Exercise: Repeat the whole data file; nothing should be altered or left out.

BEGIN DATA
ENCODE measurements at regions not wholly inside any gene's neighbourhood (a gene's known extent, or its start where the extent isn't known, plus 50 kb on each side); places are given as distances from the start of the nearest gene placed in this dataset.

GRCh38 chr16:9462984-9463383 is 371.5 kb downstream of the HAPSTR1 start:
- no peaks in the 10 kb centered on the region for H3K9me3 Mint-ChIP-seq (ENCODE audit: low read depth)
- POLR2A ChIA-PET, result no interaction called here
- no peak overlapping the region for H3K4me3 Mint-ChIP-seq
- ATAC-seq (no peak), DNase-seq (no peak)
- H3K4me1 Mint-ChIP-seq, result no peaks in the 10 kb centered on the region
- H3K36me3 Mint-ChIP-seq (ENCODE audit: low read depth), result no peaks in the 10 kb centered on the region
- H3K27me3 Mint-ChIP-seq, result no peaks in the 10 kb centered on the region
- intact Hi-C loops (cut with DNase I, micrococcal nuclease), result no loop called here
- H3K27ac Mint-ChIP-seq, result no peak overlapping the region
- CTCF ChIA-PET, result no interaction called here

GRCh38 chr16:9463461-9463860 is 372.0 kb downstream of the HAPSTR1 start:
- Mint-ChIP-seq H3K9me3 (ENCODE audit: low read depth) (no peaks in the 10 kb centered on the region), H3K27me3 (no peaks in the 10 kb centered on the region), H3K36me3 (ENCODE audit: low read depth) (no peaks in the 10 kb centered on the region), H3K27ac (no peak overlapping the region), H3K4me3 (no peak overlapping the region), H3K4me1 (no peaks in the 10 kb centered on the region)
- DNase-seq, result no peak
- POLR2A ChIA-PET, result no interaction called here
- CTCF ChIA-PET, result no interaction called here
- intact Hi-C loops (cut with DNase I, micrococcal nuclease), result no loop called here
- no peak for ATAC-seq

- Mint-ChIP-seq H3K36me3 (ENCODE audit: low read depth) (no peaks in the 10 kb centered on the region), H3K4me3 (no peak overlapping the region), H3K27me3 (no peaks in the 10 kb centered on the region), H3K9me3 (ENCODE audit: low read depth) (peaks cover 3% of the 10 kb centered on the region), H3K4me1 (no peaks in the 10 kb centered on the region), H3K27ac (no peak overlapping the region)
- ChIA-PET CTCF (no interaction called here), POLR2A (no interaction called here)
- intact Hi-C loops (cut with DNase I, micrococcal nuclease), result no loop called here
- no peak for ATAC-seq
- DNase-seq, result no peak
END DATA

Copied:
ENCODE measurements at regions not wholly inside any gene's neighbourhood (a gene's known extent, or its start where the extent isn't known, plus 50 kb on each side); places are given as distances from the start of the nearest gene placed in this dataset.

GRCh38 chr16:9462984-9463383 is 371.5 kb downstream of the HAPSTR1 start:
- no peaks in the 10 kb centered on the region for H3K9me3 Mint-ChIP-seq (ENCODE audit: low read depth)
- POLR2A ChIA-PET, result no interaction called here
- no peak overlapping the region for H3K4me3 Mint-ChIP-seq
- ATAC-seq (no peak), DNase-seq (no peak)
- H3K4me1 Mint-ChIP-seq, result no peaks in the 10 kb centered on the region
- H3K36me3 Mint-ChIP-seq (ENCODE audit: low read depth), result no peaks in the 10 kb centered on the region
- H3K27me3 Mint-ChIP-seq, result no peaks in the 10 kb centered on the region
- intact Hi-C loops (cut with DNase I, micrococcal nuclease), result no loop called here
- H3K27ac Mint-ChIP-seq, result no peak overlapping the region
- CTCF ChIA-PET, result no interaction called here

GRCh38 chr16:9463461-9463860 is 372.0 kb downstream of the HAPSTR1 start:
- Mint-ChIP-seq H3K9me3 (ENCODE audit: low read depth) (no peaks in the 10 kb centered on the region), H3K27me3 (no peaks in the 10 kb centered on the region), H3K36me3 (ENCODE audit: low read depth) (no peaks in the 10 kb centered on the region), H3K27ac (no peak overlapping the region), H3K4me3 (no peak overlapping the region), H3K4me1 (no peaks in the 10 kb centered on the region)
- DNase-seq, result no peak
- POLR2A ChIA-PET, result no interaction called here
- CTCF ChIA-PET, result no interaction called here
- intact Hi-C loops (cut with DNase I, micrococcal nuclease), result no loop called here
- no peak for ATAC-seq

- Mint-ChIP-seq H3K36me3 (ENCODE audit: low read depth) (no peaks in the 10 kb centered on the region), H3K4me3 (no peak overlapping the region), H3K27me3 (no peaks in the 10 kb centered on the region), H3K9me3 (ENCODE audit: low read depth) (peaks cover 3% of the 10 kb centered on the region), H3K4me1 (no peaks in the 10 kb centered on the region), H3K27ac (no peak overlapping the region)
- ChIA-PET CTCF (no interaction called here), POLR2A (no interaction called here)
- intact Hi-C loops (cut with DNase I, micrococcal nuclease), result no loop called here
- no peak for ATAC-seq
- DNase-seq, result no peak